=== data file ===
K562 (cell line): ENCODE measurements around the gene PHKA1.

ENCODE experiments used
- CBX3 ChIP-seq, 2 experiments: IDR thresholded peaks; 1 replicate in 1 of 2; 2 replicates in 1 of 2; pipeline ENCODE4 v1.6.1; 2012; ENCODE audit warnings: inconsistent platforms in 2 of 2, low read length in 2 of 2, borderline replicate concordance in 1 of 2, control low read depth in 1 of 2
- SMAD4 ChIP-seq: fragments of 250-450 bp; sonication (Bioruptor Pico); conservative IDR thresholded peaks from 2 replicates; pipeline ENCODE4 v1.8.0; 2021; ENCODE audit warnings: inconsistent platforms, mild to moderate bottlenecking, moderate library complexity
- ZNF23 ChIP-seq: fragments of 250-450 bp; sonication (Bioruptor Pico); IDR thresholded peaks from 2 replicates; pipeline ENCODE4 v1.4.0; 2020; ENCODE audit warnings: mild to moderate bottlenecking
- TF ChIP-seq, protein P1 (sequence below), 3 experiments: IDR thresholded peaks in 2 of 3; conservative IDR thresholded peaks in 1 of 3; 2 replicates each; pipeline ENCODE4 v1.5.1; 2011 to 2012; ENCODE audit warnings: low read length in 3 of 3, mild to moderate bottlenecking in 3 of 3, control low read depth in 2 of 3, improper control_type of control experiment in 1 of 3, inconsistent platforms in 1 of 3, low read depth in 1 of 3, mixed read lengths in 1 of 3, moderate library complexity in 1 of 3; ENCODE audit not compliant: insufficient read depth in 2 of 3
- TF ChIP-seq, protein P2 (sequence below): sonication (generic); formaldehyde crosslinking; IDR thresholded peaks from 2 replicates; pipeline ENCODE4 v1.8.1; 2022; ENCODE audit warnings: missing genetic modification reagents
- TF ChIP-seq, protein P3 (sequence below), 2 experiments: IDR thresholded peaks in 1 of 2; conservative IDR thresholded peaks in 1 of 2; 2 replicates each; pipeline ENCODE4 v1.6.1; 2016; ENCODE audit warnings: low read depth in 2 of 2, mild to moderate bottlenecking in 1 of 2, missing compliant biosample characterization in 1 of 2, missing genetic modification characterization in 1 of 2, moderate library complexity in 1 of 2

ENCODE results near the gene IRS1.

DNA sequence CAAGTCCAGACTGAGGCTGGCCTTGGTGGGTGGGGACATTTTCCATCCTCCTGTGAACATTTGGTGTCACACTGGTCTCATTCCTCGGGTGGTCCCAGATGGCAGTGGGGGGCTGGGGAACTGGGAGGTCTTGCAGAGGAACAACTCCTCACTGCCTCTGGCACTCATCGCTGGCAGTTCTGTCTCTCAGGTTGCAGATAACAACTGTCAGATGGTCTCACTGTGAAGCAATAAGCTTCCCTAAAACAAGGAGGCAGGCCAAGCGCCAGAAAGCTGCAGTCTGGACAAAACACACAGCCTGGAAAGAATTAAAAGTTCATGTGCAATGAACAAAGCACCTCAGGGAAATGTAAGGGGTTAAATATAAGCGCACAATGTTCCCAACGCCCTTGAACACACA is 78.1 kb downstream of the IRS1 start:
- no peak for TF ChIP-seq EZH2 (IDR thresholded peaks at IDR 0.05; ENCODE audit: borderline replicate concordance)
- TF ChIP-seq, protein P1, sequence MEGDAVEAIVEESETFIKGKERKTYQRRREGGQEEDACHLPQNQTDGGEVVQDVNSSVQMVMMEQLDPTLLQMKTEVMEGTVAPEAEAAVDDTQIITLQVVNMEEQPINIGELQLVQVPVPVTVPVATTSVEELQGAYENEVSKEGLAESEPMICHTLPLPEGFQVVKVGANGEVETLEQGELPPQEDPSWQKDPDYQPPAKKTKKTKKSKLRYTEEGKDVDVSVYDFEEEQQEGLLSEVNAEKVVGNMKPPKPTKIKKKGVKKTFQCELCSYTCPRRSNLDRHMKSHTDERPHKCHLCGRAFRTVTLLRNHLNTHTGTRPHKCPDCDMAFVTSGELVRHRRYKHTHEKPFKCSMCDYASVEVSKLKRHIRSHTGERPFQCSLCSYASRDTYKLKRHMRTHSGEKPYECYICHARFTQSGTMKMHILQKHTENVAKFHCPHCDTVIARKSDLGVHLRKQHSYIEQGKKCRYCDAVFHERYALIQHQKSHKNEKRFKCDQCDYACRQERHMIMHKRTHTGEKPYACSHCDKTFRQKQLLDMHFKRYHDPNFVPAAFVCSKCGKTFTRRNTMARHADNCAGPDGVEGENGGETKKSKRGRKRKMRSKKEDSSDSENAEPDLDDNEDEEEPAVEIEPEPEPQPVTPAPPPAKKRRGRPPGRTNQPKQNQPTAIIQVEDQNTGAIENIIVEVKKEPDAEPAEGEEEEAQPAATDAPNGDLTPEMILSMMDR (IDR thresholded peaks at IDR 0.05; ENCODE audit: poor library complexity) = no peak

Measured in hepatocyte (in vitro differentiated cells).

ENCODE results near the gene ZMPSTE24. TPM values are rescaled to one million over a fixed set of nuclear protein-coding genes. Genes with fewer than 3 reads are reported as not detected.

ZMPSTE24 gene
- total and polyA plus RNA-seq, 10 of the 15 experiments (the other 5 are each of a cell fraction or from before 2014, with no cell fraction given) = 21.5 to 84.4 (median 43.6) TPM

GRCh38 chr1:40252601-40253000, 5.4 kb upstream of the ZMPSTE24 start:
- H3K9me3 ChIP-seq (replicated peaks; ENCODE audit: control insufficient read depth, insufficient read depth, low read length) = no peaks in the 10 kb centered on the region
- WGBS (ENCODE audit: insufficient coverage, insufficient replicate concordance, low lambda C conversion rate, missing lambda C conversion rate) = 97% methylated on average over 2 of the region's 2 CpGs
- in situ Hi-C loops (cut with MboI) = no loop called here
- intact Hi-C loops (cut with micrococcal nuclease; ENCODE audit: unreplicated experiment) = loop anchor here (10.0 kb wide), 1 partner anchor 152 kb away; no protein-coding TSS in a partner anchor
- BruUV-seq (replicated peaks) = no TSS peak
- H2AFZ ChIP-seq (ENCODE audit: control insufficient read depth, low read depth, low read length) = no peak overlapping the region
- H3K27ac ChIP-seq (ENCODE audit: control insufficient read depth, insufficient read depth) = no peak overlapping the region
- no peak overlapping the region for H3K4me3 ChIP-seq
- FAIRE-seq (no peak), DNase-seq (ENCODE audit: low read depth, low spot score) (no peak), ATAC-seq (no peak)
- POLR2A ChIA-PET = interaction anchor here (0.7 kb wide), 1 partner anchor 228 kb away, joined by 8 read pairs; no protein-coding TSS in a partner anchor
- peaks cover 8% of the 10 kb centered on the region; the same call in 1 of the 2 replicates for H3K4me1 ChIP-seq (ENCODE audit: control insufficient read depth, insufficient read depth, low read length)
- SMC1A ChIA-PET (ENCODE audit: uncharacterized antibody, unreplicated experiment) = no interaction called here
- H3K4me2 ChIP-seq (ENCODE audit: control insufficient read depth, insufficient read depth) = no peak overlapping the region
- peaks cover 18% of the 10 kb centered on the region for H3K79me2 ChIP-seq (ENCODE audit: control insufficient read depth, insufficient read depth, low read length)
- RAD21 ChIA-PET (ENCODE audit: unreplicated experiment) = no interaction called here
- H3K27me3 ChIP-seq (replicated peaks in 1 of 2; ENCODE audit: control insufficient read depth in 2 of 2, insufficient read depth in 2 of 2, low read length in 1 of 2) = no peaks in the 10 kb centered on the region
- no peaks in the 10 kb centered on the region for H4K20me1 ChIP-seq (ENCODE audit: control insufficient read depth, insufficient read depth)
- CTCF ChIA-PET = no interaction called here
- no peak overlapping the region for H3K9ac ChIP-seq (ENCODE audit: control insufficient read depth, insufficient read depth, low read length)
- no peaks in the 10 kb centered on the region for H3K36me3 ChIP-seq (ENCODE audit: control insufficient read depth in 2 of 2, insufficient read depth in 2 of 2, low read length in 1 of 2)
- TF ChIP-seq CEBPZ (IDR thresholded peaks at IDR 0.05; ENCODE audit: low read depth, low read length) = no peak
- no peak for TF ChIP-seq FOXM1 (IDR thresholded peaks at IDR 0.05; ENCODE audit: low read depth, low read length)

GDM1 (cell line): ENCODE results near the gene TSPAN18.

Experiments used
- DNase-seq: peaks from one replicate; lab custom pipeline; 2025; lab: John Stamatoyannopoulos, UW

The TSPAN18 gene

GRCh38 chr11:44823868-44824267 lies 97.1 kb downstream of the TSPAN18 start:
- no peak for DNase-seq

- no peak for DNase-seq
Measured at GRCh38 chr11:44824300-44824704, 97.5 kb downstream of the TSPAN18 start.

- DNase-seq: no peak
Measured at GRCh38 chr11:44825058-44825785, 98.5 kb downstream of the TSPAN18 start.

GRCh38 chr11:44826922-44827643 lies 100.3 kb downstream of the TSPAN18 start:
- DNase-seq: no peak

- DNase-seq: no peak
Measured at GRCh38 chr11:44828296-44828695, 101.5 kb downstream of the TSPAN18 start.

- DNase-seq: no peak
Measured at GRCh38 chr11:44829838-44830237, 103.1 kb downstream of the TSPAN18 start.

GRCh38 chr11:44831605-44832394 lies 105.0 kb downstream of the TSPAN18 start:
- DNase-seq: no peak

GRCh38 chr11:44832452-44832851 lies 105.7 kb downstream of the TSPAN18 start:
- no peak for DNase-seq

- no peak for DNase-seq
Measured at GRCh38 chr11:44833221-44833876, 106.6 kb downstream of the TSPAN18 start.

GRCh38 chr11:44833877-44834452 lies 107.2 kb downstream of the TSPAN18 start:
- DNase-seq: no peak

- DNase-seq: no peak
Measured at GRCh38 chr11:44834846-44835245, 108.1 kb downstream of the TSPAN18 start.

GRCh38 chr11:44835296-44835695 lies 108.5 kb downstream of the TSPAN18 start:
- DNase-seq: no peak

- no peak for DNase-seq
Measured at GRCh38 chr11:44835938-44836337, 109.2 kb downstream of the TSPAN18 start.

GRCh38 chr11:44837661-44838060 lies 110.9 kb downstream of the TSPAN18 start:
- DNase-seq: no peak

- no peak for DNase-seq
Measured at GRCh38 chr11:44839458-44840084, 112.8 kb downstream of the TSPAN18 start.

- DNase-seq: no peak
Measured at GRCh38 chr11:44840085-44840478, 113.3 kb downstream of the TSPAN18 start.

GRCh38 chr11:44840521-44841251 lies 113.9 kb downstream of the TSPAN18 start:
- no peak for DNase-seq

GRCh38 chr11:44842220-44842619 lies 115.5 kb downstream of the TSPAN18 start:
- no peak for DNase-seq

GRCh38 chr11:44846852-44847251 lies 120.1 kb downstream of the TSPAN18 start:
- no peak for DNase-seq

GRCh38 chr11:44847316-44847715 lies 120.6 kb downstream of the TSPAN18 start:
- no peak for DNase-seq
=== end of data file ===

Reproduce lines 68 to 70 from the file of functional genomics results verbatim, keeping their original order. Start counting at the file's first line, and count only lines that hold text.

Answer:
- no peak for DNase-seq
Measured at GRCh38 chr11:44835938-44836337, 109.2 kb downstream of the TSPAN18 start.

GRCh38 chr11:44837661-44838060 lies 110.9 kb downstream of the TSPAN18 start: